Solomon Islands: Changing Lives through Urban Employment

April 16, 2016


With few jobs available in the capital Honiara, a World Bank-supported project is proving new opportunities by providing training and short term jobs.

Challenge

Each year, thousands of Solomon Islanders move to the capital Honiara in the hope of finding employment. However, in a country only beginning to recover from a civil conflict that tore the country apart between 1998 and 2003, jobs are scarce. Those who move to Honiara face high levels of unemployment, expanding squatter settlements with poor standards of housing and a deteriorating social environment.

Approach

The Rapid Employment Project aims to help improve the living standard for vulnerable urban communities by providing training and creating short-term jobs through the building and maintenance of community infrastructure.


" Now that I have a regular income, I make sure I manage it well. I save some of my pay for my son’s school fees, I put some of it into our staff savings club, and what’s left over I use for food and transport. "

Alison Lenga

A 28-year-old who after many years of looking for work now has her first formal job as an office cleaner and is the sole breadwinner for her family of three.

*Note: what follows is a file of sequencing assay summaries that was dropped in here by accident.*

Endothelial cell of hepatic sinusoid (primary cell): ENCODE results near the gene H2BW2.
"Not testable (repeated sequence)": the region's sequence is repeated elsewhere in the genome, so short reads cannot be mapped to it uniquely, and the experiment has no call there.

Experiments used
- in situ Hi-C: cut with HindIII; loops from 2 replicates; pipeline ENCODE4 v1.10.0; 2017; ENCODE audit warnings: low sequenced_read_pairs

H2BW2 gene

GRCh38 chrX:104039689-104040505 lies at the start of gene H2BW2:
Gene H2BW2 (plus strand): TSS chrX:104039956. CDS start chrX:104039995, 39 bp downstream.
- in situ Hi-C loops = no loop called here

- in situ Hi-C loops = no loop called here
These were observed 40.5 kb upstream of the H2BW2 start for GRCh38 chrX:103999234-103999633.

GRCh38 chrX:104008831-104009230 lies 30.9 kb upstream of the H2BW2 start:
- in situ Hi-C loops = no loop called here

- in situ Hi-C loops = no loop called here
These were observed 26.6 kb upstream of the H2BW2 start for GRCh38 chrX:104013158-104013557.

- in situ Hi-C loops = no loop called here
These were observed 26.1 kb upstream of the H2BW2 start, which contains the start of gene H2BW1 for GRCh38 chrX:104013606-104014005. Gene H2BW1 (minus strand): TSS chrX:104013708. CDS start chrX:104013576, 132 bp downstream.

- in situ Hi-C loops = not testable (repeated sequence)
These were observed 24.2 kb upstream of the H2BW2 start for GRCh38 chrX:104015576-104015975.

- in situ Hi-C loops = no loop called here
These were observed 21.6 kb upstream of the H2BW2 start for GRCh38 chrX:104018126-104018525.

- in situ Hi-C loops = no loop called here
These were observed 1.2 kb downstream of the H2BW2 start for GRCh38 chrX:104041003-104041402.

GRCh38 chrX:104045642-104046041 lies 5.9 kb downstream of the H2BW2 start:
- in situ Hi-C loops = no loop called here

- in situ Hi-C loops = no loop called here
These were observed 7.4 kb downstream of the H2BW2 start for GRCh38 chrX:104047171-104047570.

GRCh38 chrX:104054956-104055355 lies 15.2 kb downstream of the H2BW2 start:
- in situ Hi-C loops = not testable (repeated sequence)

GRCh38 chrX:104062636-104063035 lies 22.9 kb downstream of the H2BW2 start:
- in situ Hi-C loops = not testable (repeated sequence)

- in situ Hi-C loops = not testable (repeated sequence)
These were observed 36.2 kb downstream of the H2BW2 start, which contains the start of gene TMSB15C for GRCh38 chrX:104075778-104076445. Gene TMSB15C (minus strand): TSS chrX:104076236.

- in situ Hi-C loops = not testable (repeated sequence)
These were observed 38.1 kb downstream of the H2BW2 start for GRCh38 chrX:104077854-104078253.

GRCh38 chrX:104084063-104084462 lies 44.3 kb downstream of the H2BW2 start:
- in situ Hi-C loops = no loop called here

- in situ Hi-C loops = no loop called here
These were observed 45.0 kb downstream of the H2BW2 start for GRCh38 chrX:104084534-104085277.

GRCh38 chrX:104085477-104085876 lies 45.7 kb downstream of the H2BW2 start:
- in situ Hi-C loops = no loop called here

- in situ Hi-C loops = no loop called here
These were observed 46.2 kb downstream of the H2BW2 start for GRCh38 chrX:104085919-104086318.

In the midst of growing unemployment in the capital Honiara, a project is helping provide training and job opportunities for thousands of people, where half are women and youth.


Results

Since the project began in 2010, the Rapid Employment Project has:

  • Employed more than 12,000 young people from vulnerable communities
  • Created over 664,000 labour days.
  • Provided short-term employment to over 12,000 people
  • Provided more than US$ 2.8 million in wages
  • Seen young Solomon Islanders build 34 infrastructure projects and support more than 1,200 other community projects throughout the capital, Honiara and other areas.

The project is effectively targeting vulnerable groups, including unemployed women and youth, with 60% of the participants being women and 53% being youth between the ages of 16 to 29 years.

Bank Group Contributions

The World Bank Group has committed $3.2 million from IDA.

Partners

The projects is also financed by the State and Peace Building Fund (SPBF) and the Pacific Regional Infrastructure Facility (PRIF) Trust Funds, each committing $2 million. The project is implemented in partnership with the Ministry of Infrastructure Development and the Honiara City Council.

Moving Forward

An additional financing for the project of $1.5 million became effective in October 2015, and new activities are now beginning. The revised end date of the project is now December 31, 2016.

Beneficiaries

Alison Lenga dropped out of school at the end of primary school and had been searching for a job for many years. The 28-year old now has her first formal job as an office cleaner and is the sole breadwinner for a family of three.

“Now that I have a regular income, I make sure I manage it well. I save some of my pay for my son’s school fees, I put some of it into our staff savings club, and what’s left over I use for food and transport.”